Recently, the Environmental Protection Agency (EPA) published a rule requiring power plants in 28 states to curtail emissions. The Cross State Air Pollution Rule (CSAPR) replaces the 2005 Clean Air Interstate Rule (CAIR), which the United States Court of Appeals for the D.C. Circuit struck down in 2008. The EPA estimates the new CSPAR rule will yield $120 to $140 billion in environmental benefits by 2014. Projected benefits include aversion of 420,000 cases of upper and lower respiratory symptoms, 400,000 asthma cases, 1.8 million sick days, and up to 34,000 premature deaths otherwise attributable to air pollution.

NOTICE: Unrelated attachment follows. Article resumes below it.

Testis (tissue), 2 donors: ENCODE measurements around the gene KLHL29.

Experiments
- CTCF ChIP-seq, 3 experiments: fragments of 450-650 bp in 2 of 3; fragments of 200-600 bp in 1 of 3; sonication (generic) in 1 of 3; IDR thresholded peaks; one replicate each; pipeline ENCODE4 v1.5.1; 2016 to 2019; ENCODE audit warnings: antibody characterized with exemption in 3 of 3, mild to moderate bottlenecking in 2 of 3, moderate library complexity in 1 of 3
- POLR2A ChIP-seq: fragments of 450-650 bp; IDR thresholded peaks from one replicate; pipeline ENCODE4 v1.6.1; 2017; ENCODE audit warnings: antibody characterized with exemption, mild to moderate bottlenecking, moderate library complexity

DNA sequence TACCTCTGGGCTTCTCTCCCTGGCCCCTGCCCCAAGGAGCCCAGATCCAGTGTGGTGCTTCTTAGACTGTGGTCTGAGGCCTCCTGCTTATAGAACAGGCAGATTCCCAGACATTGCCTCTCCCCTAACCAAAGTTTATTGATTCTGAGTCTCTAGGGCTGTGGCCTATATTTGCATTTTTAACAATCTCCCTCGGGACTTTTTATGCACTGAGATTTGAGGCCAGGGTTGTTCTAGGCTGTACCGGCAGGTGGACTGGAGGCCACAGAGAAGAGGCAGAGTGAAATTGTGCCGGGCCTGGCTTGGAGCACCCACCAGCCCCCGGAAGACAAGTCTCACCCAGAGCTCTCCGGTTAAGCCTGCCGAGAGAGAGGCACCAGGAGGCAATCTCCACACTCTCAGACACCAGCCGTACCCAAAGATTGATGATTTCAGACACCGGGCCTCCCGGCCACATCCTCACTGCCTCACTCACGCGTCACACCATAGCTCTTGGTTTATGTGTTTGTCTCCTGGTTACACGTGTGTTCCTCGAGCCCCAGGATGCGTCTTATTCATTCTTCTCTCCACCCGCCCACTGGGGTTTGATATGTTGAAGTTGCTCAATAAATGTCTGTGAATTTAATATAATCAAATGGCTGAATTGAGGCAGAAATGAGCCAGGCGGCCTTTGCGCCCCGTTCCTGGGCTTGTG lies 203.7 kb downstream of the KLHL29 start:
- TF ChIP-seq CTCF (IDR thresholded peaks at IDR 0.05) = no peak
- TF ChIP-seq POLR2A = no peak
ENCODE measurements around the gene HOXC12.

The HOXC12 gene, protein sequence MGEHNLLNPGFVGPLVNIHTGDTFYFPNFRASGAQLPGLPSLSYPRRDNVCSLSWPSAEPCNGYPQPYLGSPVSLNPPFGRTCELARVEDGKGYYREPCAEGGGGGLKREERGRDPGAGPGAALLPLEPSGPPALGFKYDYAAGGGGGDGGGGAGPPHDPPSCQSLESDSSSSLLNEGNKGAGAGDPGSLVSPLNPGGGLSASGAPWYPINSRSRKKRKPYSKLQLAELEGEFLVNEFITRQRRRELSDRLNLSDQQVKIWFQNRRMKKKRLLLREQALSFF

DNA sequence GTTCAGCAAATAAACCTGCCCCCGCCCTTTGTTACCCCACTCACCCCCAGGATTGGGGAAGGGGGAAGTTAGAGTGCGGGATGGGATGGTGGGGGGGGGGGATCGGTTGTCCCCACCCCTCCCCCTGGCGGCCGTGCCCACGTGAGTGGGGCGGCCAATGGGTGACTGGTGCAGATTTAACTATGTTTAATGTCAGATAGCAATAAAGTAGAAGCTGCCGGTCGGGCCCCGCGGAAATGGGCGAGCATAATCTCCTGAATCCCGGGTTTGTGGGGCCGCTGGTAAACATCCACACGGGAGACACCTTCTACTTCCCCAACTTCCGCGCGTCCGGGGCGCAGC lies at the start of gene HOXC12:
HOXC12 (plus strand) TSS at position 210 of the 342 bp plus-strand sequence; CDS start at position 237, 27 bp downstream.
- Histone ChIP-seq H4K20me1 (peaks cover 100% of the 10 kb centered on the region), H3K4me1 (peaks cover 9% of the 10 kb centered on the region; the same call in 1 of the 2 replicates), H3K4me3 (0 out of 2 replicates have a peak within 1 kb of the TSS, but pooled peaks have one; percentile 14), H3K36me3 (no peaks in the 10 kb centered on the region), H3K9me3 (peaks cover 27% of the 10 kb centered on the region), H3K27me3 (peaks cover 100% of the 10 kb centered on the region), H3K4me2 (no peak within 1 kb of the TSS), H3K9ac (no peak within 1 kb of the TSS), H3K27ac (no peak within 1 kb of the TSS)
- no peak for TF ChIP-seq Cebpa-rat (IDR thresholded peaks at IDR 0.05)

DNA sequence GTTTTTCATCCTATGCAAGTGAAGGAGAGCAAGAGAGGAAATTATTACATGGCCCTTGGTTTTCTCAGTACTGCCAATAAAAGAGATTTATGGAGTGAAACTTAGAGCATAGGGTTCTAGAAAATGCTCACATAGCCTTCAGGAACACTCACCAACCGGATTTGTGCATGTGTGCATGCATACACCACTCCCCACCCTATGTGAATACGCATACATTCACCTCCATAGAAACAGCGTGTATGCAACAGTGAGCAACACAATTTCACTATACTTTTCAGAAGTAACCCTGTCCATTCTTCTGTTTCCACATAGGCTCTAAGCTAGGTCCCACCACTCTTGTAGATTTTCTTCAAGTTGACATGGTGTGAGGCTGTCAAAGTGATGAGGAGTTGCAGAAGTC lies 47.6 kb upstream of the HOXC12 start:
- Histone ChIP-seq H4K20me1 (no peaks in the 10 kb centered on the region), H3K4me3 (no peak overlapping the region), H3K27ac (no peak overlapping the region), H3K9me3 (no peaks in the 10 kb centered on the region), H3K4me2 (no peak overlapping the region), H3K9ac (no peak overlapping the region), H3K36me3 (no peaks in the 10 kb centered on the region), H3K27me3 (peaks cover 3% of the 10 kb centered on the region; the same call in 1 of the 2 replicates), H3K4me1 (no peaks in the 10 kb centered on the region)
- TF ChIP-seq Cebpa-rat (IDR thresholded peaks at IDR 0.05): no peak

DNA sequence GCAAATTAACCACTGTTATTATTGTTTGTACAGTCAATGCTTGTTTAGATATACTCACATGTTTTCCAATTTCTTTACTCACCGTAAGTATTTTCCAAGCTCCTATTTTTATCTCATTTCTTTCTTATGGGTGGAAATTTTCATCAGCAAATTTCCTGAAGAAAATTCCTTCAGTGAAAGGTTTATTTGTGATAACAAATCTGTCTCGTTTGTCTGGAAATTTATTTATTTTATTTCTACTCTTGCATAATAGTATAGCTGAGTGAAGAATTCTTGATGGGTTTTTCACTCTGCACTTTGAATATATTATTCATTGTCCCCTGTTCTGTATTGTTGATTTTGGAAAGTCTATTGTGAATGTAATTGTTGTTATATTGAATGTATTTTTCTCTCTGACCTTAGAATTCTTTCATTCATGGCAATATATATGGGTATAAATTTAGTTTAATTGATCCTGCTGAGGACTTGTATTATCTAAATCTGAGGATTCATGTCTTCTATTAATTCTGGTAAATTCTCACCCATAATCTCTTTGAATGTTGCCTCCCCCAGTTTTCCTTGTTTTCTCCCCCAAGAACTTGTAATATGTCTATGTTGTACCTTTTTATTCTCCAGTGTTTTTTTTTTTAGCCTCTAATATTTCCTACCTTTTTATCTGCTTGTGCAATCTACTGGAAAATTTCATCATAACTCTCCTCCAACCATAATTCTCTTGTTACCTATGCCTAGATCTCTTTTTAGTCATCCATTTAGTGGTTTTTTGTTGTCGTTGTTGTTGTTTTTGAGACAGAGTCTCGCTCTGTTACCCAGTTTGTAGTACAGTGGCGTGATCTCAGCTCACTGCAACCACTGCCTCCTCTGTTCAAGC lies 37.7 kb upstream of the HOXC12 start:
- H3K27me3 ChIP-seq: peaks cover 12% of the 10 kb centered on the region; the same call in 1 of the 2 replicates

The rule will generate about $800 million dollars per year in incremental compliance costs for power providers. These costs augment $1.6 billion in annual investments already made to comply with CAIR. To control costs, some power companies have proposed mergers. The mergers aim to enhance efficiency, decrease production costs and yield savings for consumers. Consumer benefits, along with implications for jobs and renewable and efficient energy policies, are three major factors considered during recent merger reviews.